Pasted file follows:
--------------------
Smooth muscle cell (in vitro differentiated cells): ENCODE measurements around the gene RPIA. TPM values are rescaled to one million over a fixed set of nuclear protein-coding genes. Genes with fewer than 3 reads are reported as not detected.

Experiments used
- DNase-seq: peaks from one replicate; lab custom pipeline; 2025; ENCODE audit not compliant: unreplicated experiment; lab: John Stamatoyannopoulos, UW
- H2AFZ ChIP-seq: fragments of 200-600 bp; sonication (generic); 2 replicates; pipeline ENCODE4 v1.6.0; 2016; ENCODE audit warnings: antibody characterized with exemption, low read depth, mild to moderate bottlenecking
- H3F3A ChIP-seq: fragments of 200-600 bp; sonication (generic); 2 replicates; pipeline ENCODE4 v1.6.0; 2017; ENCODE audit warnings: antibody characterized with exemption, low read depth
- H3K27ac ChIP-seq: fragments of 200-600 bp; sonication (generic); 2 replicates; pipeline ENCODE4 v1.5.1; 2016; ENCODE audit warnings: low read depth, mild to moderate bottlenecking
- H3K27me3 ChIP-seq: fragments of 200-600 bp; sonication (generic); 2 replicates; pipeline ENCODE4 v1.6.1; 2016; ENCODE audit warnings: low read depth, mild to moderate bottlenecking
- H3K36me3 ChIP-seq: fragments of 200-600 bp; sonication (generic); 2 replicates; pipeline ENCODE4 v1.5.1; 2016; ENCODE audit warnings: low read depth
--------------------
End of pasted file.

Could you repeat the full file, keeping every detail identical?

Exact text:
Smooth muscle cell (in vitro differentiated cells): ENCODE measurements around the gene RPIA. TPM values are rescaled to one million over a fixed set of nuclear protein-coding genes. Genes with fewer than 3 reads are reported as not detected.

Experiments used
- DNase-seq: peaks from one replicate; lab custom pipeline; 2025; ENCODE audit not compliant: unreplicated experiment; lab: John Stamatoyannopoulos, UW
- H2AFZ ChIP-seq: fragments of 200-600 bp; sonication (generic); 2 replicates; pipeline ENCODE4 v1.6.0; 2016; ENCODE audit warnings: antibody characterized with exemption, low read depth, mild to moderate bottlenecking
- H3F3A ChIP-seq: fragments of 200-600 bp; sonication (generic); 2 replicates; pipeline ENCODE4 v1.6.0; 2017; ENCODE audit warnings: antibody characterized with exemption, low read depth
- H3K27ac ChIP-seq: fragments of 200-600 bp; sonication (generic); 2 replicates; pipeline ENCODE4 v1.5.1; 2016; ENCODE audit warnings: low read depth, mild to moderate bottlenecking
- H3K27me3 ChIP-seq: fragments of 200-600 bp; sonication (generic); 2 replicates; pipeline ENCODE4 v1.6.1; 2016; ENCODE audit warnings: low read depth, mild to moderate bottlenecking
- H3K36me3 ChIP-seq: fragments of 200-600 bp; sonication (generic); 2 replicates; pipeline ENCODE4 v1.5.1; 2016; ENCODE audit warnings: low read depth